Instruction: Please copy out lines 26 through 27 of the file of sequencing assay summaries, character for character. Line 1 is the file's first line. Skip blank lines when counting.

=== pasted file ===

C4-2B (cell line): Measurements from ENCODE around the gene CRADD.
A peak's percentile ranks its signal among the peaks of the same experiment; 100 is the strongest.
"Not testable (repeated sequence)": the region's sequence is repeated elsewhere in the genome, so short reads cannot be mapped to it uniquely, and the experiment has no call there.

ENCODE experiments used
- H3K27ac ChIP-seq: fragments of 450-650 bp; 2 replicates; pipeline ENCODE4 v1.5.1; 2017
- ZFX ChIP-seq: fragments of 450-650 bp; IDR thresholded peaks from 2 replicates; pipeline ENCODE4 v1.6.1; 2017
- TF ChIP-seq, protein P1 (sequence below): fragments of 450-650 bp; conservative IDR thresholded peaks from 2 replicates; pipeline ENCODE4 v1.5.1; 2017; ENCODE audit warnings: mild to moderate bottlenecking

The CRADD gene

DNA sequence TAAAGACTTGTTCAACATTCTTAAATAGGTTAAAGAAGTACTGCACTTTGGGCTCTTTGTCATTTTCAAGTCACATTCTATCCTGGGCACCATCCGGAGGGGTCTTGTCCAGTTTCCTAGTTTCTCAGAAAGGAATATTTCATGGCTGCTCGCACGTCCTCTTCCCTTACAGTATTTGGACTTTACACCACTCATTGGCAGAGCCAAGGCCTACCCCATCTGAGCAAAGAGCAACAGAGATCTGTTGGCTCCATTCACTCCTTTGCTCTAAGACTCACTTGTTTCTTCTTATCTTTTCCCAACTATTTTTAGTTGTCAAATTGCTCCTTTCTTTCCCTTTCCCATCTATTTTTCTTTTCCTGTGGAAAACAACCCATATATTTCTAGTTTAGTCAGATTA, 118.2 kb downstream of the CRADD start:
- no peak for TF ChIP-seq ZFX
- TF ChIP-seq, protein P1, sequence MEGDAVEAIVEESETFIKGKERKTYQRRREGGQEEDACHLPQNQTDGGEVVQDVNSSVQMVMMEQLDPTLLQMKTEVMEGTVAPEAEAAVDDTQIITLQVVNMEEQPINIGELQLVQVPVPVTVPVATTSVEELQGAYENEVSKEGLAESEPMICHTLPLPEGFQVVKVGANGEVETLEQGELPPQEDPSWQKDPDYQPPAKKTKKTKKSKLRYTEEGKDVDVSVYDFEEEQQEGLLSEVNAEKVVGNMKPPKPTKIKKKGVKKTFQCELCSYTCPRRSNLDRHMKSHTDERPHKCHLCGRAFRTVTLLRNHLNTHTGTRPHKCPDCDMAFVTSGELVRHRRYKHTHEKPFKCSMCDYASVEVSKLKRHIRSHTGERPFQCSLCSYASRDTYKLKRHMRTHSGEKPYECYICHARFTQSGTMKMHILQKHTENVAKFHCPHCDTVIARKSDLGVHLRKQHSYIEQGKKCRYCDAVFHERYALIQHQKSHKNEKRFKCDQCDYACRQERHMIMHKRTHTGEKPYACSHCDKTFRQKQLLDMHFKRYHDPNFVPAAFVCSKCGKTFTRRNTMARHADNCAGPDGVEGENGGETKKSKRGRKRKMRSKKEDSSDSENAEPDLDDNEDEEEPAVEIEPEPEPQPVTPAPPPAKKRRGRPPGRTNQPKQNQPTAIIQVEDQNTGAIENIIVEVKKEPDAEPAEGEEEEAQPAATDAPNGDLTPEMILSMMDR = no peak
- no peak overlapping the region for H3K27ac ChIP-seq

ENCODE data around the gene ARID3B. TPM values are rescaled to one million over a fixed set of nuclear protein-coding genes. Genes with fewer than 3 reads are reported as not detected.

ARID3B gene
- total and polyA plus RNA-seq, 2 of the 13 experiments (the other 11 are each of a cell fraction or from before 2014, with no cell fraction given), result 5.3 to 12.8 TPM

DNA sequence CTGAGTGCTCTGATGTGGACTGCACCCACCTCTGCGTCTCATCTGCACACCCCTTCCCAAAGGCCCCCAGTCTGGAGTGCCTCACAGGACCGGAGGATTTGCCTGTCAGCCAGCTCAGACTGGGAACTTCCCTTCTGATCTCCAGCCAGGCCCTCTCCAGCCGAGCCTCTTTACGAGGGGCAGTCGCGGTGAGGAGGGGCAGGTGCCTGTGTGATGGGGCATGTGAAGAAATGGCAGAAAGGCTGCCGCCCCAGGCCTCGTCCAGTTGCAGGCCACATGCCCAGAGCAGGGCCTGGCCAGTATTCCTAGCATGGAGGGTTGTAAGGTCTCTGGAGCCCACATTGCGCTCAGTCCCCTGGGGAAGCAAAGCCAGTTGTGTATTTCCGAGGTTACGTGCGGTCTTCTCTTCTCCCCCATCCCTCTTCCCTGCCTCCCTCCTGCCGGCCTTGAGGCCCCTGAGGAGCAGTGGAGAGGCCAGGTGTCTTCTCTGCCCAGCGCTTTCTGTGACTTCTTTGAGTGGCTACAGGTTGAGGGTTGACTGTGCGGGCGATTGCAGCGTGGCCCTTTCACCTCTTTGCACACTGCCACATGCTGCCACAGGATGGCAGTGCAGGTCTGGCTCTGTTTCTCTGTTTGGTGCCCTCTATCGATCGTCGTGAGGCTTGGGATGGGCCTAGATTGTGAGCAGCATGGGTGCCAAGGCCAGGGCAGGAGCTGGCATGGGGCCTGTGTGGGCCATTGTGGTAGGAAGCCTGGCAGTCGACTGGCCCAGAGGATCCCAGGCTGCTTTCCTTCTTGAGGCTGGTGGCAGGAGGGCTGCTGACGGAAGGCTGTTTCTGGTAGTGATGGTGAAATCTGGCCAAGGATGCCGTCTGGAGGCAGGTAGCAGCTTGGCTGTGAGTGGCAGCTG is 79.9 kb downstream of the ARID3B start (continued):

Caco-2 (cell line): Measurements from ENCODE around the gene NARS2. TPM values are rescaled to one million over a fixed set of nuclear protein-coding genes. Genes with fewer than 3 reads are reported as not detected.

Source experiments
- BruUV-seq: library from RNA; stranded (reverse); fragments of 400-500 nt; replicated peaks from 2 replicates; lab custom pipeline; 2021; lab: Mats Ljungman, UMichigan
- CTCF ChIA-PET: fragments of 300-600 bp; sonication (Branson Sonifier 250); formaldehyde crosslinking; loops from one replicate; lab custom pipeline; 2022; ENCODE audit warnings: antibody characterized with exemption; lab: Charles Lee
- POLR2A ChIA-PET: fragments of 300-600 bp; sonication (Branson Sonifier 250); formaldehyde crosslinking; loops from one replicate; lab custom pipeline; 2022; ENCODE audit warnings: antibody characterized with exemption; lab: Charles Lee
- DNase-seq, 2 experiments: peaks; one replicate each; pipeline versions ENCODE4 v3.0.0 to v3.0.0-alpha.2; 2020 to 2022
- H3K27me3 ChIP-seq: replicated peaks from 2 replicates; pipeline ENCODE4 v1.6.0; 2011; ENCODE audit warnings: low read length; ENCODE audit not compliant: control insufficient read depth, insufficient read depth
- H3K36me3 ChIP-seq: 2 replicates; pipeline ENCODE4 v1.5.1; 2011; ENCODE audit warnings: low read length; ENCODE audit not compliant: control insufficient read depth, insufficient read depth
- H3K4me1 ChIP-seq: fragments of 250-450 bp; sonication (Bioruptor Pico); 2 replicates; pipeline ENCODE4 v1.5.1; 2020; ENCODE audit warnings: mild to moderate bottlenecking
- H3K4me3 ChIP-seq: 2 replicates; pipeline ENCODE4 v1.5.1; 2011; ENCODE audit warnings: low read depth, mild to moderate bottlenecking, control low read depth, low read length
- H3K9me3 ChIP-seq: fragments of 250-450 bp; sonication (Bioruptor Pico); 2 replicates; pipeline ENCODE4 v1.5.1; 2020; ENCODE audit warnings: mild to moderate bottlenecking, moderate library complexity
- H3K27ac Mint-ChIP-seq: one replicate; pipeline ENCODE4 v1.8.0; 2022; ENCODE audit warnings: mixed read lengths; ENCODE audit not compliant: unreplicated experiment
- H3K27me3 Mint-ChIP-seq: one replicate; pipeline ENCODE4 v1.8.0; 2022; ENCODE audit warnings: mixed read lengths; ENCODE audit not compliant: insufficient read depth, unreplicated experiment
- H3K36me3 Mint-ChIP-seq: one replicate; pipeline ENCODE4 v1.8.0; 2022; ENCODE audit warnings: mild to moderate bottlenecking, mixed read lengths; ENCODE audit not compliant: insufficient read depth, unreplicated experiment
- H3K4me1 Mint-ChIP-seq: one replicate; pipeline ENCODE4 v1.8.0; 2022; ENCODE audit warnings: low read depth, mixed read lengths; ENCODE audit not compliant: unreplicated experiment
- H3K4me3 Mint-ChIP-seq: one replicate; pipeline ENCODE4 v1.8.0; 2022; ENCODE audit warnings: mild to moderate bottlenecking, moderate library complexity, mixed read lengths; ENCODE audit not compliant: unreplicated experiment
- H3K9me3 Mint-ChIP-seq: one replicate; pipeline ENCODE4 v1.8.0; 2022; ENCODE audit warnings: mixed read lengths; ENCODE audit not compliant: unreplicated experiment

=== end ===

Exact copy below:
- H3K4me3 ChIP-seq: 2 replicates; pipeline ENCODE4 v1.5.1; 2011; ENCODE audit warnings: low read depth, mild to moderate bottlenecking, control low read depth, low read length
- H3K9me3 ChIP-seq: fragments of 250-450 bp; sonication (Bioruptor Pico); 2 replicates; pipeline ENCODE4 v1.5.1; 2020; ENCODE audit warnings: mild to moderate bottlenecking, moderate library complexity